“At the core of Shirley’s work is a child’s feeling, a child’s emotions. She spent her whole life taking this as seriously as many take adult feelings and emotions. This is part of what made her so special and so important,” said former
children’s laureate Michael Rosen.
Philip Pullman called her “a rich and wide-ranging talent”. “She’s such a warm and benevolent presence in the lives of uncountable numbers of children, and the parents who loved her when they too were children, that it’s impossible to imagine
how we ever did without her,” he added...
...She started out as an illustrator for the books of other authors, getting her first major break when she was asked to take on a new series called My Naughty Little Sister, by an as-yet unknown writer, Dorothy Edwards. Published in 1952, it quickly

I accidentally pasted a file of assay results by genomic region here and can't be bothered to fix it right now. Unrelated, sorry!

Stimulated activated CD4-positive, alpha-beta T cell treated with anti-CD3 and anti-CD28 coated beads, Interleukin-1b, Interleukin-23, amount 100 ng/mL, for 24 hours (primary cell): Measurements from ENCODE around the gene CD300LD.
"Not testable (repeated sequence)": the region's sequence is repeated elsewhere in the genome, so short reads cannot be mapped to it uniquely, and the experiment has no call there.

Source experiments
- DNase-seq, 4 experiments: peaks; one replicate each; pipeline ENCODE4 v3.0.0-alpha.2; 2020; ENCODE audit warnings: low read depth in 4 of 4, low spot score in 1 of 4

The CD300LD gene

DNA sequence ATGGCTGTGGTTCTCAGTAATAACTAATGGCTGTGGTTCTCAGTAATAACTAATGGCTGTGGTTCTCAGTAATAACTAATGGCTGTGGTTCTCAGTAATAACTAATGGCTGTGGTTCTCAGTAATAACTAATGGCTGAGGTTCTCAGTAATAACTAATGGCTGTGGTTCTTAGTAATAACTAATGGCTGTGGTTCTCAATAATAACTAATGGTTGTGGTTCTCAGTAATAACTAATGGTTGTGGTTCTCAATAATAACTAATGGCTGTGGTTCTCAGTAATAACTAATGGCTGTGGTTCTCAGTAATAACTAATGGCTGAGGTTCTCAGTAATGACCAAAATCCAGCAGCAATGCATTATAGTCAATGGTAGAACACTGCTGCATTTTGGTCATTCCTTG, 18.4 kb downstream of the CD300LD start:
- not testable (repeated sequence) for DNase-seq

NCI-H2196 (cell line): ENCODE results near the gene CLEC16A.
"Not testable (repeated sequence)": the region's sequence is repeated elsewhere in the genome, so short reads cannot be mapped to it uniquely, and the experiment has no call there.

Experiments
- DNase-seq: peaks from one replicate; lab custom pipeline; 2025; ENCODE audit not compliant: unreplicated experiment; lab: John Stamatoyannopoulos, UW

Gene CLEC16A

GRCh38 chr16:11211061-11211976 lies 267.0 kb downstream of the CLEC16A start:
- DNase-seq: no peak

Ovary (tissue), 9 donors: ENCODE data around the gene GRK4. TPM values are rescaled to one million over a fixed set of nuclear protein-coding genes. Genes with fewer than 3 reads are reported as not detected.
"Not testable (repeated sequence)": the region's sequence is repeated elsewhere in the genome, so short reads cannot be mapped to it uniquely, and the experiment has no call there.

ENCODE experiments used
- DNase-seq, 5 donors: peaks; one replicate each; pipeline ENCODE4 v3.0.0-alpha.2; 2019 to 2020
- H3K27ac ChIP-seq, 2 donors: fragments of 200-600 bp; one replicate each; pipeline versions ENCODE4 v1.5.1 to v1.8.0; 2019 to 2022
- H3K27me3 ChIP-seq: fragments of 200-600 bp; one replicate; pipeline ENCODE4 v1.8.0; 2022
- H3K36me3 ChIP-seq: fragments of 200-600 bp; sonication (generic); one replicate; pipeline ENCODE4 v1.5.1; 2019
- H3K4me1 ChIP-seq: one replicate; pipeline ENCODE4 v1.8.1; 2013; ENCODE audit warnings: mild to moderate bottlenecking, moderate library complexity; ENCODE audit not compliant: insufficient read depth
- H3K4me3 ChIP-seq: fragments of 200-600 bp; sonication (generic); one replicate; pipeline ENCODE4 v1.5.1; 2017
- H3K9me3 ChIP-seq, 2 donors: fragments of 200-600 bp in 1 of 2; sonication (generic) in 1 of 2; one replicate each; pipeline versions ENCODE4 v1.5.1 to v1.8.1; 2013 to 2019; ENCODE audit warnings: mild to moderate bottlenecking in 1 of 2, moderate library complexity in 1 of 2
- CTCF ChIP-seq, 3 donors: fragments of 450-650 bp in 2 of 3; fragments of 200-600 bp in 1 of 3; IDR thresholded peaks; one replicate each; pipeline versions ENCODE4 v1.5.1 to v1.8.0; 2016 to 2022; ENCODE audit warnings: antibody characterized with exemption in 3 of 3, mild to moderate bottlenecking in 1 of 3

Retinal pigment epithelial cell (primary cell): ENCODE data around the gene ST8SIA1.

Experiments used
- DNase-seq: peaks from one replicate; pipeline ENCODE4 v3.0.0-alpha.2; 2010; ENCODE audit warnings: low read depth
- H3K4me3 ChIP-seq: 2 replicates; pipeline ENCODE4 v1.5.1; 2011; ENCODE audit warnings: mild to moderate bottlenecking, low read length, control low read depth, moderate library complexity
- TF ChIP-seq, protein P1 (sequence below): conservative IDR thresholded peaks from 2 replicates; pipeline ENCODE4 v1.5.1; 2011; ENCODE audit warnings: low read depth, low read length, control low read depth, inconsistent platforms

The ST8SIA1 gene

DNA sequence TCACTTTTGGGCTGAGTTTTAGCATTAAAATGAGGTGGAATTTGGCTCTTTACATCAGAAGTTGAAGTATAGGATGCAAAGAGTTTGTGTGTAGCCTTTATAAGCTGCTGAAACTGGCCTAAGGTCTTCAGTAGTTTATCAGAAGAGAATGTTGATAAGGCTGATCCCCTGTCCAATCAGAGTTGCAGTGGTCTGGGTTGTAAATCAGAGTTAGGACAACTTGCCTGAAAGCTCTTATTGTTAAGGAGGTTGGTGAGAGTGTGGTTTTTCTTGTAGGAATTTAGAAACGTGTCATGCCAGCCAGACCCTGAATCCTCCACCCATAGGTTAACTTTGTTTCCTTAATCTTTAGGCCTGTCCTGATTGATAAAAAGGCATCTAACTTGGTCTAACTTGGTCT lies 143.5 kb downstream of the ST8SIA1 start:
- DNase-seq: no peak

became a classic – thanks in part to Hughes’s skill at capturing the body language of a grumpy little girl. She had already been personally sought out by Noel Streatfeild to illustrate a new novel, The Bell Family.
Winner of the 1977 Kate Greenaway Medal for "Dogger" and again in 2003 for "Ella's Big Chance." She also won the 1984 Eleanor Farjeon Award.
Mother of illustrator Clara Vulliamy.
I know Hughes mainly for her pictures in Mary Stewart's "The Little Broomstick" and the ones she did in the late 1970s in "Cricket" for Ann-Cath Vestly's book "Hello, Aurora!" (I only wish Hughes had been able to make that into a book edition - there are
three illustrators for Vestly's stories about a 1960s Norwegian girl with a stay-at-home dad, but none is Hughes and at least one illustrator is pathetic. The stories were very controversial in Norway at the time. Besides, Hughes' warm style, even in
black and white, was perfect, IMHO.)
I also knew the "My Naughty Little Sister" series by Dorothy Edwards, from the 1960s through the 1990s.